In our study, we extensively studied the role of EGFR mutations with thyroid cancers, and various mutations in exon 19, 20, and 21.Significant relations of multiple variables were seen in associations with above described EGFR domain. This study will provide a nidus for future scope of further elaborating the clinical aspect of EGFR in the management of differentiated as well as aggressively behaving anaplastic thyroid malignancy in our part of world and at the same time will encourage many to take this study further in assuming a vital background for more elaborate work on thyroid malignancy.

Availability of data and materials

It is not publicly available but is available with the corresponding author.



Epidermal growth factor receptor


Papillary thyroid carcinoma


Poorly differentiated carcinoma


Well-differentiated carcinoma


Follicular thyroid carcinoma


Tyrosine kinase inhibitor


Non-small cell lung carcinoma


Polymerase chain reaction


Allele specific polymerase chain reaction


Medullary thyroid carcinoma


Mitogen activated protein kinase


Thyroid-stimulating hormone


Phosphoinositide 3-kinase


Cancer statistics, trends, and multiple primary cancer analyses from the surveillance, epidemiology, and end results


Amplification refractory mutation system


Anaplastic thyroid cancer


Phosphate-buffered saline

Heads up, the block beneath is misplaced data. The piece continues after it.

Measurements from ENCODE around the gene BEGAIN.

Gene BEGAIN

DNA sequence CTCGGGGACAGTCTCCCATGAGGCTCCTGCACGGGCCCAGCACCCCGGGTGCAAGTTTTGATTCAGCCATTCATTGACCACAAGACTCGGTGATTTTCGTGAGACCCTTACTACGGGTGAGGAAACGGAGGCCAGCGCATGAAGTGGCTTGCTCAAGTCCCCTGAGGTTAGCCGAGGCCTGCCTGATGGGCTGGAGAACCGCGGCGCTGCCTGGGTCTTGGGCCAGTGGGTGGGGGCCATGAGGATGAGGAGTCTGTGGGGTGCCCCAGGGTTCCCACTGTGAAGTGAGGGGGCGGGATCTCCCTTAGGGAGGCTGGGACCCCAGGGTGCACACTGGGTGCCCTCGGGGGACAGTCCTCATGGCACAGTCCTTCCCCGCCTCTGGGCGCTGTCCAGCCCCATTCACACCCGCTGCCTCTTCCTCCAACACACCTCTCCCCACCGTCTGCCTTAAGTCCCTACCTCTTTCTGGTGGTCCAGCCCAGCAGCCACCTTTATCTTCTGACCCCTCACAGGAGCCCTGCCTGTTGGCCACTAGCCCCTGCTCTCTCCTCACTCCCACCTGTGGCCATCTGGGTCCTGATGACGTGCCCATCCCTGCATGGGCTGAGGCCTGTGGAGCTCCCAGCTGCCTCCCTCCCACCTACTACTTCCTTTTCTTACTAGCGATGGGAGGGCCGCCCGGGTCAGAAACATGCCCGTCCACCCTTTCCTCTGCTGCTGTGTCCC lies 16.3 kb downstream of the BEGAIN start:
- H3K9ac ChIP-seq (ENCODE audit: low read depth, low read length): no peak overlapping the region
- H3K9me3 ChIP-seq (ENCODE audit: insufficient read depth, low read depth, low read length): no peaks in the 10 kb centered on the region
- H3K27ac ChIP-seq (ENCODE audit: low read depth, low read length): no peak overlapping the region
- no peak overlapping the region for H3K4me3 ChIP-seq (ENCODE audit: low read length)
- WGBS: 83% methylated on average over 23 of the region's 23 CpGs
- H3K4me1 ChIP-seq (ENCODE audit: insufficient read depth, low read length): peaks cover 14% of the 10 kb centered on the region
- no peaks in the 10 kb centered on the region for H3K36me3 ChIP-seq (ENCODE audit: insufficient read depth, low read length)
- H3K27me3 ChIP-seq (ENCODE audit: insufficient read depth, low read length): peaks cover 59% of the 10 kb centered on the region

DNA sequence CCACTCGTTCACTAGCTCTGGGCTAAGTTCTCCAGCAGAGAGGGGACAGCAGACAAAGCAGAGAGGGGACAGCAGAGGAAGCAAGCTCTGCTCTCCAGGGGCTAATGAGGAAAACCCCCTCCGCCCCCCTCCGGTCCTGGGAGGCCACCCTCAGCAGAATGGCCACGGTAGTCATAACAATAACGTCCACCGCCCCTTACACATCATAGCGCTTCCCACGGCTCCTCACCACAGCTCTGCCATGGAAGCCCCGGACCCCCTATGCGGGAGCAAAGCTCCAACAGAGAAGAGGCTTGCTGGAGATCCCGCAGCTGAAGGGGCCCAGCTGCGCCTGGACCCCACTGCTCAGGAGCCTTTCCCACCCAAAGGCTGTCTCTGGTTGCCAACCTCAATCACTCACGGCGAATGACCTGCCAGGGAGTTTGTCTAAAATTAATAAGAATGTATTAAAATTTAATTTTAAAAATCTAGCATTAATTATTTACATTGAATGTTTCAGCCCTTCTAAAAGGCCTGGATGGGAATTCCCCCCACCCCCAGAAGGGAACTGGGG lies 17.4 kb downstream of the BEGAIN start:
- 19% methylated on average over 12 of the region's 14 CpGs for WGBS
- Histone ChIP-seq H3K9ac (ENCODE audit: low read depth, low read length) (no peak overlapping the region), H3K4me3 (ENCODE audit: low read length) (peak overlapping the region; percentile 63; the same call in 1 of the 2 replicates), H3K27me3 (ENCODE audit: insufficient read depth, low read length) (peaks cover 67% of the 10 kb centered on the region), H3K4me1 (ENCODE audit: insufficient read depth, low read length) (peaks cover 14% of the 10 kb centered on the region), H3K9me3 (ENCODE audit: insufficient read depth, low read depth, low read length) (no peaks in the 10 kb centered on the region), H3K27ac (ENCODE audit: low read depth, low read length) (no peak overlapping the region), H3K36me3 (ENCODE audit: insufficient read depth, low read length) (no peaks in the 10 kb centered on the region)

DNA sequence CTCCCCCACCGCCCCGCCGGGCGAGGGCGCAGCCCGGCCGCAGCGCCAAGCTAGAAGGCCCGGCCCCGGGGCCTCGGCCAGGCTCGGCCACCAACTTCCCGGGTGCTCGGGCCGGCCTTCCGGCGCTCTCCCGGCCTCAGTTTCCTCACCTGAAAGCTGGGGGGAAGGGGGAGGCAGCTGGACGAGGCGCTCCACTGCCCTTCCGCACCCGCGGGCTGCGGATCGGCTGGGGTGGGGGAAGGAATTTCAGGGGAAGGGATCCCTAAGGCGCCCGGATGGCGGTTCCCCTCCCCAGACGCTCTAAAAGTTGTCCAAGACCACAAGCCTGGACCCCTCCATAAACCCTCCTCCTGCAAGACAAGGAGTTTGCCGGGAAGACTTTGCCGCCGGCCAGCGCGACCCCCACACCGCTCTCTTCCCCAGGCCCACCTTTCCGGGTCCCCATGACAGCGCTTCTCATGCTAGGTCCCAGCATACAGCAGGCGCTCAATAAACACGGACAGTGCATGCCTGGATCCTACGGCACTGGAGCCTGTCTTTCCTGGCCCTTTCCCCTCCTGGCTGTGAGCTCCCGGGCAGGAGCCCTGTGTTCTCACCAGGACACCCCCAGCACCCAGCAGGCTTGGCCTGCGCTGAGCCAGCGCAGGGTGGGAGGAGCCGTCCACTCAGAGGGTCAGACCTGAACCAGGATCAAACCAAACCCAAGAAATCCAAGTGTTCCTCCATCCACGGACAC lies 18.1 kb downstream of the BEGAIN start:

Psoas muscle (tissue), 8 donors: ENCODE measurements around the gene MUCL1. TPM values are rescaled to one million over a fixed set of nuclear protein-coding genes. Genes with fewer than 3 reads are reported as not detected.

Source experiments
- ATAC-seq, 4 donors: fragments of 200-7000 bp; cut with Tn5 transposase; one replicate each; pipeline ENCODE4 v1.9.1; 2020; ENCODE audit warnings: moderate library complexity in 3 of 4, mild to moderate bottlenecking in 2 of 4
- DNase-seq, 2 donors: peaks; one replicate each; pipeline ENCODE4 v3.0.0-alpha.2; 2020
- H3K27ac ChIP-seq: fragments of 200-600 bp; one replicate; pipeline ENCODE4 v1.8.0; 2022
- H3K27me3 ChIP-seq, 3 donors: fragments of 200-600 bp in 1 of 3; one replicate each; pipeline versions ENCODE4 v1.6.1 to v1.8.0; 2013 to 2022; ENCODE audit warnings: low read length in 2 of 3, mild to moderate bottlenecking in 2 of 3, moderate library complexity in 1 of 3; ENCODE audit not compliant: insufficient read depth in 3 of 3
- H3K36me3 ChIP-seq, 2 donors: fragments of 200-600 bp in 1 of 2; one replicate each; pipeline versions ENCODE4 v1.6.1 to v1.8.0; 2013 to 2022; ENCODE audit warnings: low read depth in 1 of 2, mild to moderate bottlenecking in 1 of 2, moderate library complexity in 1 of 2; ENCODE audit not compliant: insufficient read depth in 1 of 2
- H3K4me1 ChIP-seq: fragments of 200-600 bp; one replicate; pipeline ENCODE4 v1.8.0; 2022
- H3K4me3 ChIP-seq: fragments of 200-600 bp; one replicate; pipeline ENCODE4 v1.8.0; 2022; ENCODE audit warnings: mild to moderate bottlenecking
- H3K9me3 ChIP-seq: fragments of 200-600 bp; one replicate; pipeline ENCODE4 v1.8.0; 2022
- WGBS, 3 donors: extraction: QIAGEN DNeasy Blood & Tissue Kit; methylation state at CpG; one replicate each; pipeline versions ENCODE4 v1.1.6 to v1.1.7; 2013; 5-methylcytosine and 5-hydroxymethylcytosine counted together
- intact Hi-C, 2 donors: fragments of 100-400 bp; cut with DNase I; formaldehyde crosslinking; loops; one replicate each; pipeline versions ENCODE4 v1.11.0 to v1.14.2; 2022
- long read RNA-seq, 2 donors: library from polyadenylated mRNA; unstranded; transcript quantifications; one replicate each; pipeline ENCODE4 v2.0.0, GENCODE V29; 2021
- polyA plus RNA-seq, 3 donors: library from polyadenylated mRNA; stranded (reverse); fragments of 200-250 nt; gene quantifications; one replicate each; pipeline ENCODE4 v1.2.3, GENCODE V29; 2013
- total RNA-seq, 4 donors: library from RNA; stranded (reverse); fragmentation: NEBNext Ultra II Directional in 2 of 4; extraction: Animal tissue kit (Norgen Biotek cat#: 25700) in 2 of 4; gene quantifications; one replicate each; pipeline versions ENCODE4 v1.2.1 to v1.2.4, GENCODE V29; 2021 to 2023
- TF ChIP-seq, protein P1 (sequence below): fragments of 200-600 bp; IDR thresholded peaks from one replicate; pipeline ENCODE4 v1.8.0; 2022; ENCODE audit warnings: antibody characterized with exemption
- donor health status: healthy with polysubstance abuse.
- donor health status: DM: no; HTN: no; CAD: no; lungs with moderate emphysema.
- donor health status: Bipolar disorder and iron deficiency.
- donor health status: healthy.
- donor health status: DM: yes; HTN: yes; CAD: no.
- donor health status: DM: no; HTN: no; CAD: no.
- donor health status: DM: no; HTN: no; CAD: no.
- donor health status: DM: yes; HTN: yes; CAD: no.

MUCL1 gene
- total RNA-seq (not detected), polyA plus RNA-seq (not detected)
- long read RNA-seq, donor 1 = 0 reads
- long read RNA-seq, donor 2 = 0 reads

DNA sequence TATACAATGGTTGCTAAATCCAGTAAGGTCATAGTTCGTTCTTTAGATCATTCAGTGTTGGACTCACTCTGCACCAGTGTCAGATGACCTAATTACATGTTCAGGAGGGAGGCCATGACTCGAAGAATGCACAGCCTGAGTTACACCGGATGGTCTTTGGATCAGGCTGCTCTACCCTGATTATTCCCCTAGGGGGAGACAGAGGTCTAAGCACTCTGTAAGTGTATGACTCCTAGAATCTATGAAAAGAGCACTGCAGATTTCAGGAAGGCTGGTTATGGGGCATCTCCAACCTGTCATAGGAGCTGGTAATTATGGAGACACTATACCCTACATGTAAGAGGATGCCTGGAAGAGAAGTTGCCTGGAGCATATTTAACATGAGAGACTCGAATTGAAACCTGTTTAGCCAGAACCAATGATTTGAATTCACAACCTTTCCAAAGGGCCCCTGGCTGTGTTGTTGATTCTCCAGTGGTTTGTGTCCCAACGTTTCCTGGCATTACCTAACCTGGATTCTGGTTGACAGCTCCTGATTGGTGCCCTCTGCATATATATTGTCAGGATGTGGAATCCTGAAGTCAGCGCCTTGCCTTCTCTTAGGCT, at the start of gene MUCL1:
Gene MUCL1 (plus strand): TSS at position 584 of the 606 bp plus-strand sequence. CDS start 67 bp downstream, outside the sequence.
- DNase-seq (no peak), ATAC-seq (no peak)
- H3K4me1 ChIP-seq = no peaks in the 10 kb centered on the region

Lymph node metastasis


Extrathyroidal extension


  1. Horner M, Ries L, Krapcho M, Neyman N, Aminou R, Howlader N, et al. SEER Cancer Statistics Review, 1975-2006. Vol. 23. Bethesda: National Cancer Institute; 2009. p. 143–56.

    Google Scholar 

  2. Haggar FA, Boushey RP. Colorectal cancer epidemiology: incidence, mortality, survival, and risk factors. Clin Colon Rectal Surg. 2009;22(4):191–7.

    Article  Google Scholar 

  3. Schlumberger M, Baudin E, Travagli JP. Papillary and follicular cancers of the thyroid. Presse Medicale Paris Fr 1983. 1998;27(29):1479–81.

    CAS  Google Scholar 

  4. American Thyroid Association (ATA) Guidelines Taskforce on Thyroid Nodules and Differentiated Thyroid Cancer, Cooper DS, Doherty GM, Haugen BR, Kloos RT, Lee SL, et al. Revised American Thyroid Association management guidelines for patients with thyroid nodules and differentiated thyroid cancer. Thyroid. 2009;19(11):1167–214.

    Article  Google Scholar 

  5. Morris LGT, Myssiorek D. Improved detection does not fully explain the rising incidence of well-differentiated thyroid cancer: a population-based analysis. Am J Surg. 2010;200(4):454–61.

    Article  Google Scholar 

  6. Sipos JA, Mazzaferri EL. Thyroid cancer epidemiology and prognostic variables. Clin Oncol R Coll Radiol G B. 2010;22(6):395–404.

    Article  CAS  Google Scholar 

  7. Howlader N, Noone AM, Krapcho M, Neyman N, Aminou R, Waldron W, et al. SEER Cancer Statistics Review, 1975-2008. Bethesda: National Cancer Institute; 2011. Based on November 2010 SEER Data Submission, Posted to the SEER Web Site

    Google Scholar 

  8. Ricarte-Filho JC, Ryder M, Chitale DA, Rivera M, Heguy A, Ladanyi M, et al. Mutational profile of advanced primary and metastatic radioactive iodine-refractory thyroid cancers reveals distinct pathogenetic roles for BRAF, PIK3- CA, and AKT1. Cancer Res. 2009;69(11):4885–93.

    Article  CAS  Google Scholar 

  9. Lee DH, Lee GK, Kong S, Kook MC, Yang SK, Park SY, et al. Epidermal growth factor receptor status in anaplastic thyroid carcinoma. J Clin Pathol. 2007;60(8):881–4.